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Giselle review at Coliseum, London – ‘Alina Cojocaru is exquisite’

Alina Cojocaru in Giselle at London Coliseum. Photo: Laurent Liotard
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English National Ballet triumphed last year with Akram Khan’s re-imagined Giselle. Now they return to the rustic Rhineland with Mary Skeaping’s traditional tulle-filled production – and it’s wonderful to see the company dance both contemporary and classical versions with full-on commitment and dramatic verve.

Skeaping’s production honours the 1841 original, using the fullest form of Adolphe Adam’s score, sensitively played by the ENB Philharmonic – despite an unfortunately constipated woodwind squawk in Act II. David Walker’s winsomely leafy designs use a gorgeous autumnal palette that heralds the sadness to come.

Act I’s mimed passages are legible rather than a longueur, making clear the combined danger of Giselle’s dodgy heart and love of dancing. As expected, Alina Cojocaru brings sublime artistry to the role. Dance is a double-edged life-force for this gentle heroine, by which she’s transmuted from fragile, skittish girl into an emotionally expansive being. The buoyancy of her hops on point, the giddiness of her turns and elasticity of her jump all speak of burgeoning joy at the feelings awoken in her by Albrecht.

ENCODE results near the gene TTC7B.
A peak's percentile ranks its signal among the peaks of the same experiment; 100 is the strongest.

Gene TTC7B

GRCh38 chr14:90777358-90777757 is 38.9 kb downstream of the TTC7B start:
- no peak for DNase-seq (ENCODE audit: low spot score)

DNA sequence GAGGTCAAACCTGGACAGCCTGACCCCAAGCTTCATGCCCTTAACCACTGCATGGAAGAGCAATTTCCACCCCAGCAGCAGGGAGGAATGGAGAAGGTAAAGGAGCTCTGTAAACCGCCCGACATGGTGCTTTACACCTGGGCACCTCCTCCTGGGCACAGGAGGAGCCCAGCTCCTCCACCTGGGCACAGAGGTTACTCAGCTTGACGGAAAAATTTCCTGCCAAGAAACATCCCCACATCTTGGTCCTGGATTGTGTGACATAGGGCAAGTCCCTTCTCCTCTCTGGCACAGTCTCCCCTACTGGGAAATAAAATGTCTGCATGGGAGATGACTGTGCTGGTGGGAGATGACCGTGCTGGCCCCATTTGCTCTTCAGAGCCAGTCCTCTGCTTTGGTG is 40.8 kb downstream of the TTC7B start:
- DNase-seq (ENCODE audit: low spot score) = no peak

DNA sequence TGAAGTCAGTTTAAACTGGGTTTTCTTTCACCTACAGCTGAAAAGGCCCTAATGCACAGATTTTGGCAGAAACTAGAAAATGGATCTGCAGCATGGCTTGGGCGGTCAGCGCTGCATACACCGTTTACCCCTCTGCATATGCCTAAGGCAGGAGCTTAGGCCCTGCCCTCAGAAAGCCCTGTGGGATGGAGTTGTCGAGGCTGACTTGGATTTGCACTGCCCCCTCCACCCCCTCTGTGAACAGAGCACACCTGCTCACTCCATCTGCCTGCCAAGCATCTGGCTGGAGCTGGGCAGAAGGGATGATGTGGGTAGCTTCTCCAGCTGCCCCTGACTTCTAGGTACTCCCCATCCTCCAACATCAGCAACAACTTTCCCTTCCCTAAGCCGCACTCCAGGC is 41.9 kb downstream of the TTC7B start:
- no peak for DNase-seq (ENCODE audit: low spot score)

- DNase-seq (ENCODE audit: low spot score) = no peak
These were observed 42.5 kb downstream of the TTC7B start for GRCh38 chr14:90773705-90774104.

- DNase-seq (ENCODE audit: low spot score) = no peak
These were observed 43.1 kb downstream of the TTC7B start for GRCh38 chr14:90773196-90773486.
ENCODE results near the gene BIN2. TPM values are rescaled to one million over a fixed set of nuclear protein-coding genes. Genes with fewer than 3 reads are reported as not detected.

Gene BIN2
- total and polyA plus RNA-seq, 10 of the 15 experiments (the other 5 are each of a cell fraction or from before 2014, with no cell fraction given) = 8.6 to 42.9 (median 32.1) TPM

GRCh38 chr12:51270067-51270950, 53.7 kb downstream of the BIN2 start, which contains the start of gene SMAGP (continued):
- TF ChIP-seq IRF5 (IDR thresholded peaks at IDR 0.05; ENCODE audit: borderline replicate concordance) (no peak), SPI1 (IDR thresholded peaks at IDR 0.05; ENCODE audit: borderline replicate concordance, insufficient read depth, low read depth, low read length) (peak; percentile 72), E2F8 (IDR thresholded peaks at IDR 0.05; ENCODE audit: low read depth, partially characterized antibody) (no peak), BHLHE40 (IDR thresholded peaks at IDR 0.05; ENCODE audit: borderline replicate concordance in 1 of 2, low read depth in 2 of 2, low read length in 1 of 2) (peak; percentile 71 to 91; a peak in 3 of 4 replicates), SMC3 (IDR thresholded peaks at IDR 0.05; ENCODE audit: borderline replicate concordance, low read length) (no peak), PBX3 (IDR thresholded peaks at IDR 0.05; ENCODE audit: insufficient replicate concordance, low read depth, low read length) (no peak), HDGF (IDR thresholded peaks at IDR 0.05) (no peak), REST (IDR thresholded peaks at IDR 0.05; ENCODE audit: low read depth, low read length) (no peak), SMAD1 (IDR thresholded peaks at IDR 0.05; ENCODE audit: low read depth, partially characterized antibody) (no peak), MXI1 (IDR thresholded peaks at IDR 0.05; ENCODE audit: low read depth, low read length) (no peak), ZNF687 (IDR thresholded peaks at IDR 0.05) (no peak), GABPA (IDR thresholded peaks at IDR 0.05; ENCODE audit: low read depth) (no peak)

As the latter, Isaac Hernandez displays lovely elevation but he’s let down by the occasional stumble and tentative characterisation. It’s hard to believe in him as a deceptive lothario or as a chancer reliant on puppyish charm. Fernando Bufala’s jealous Hilarion has an appropriately earthy swagger and he’s efficiently dispatched in Act II by a well-drilled corps of baleful Wilis. Laurretta Summerscales excels as the imperious Myrtha, with her athletic leaps conjuring up a gloriously malevolent man-hating energy.

Find tickets for Giselle on The Stage Tickets

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Alina Cojocaru is exquisite in English National Ballet’s traditional take on the oldest ballet in the canon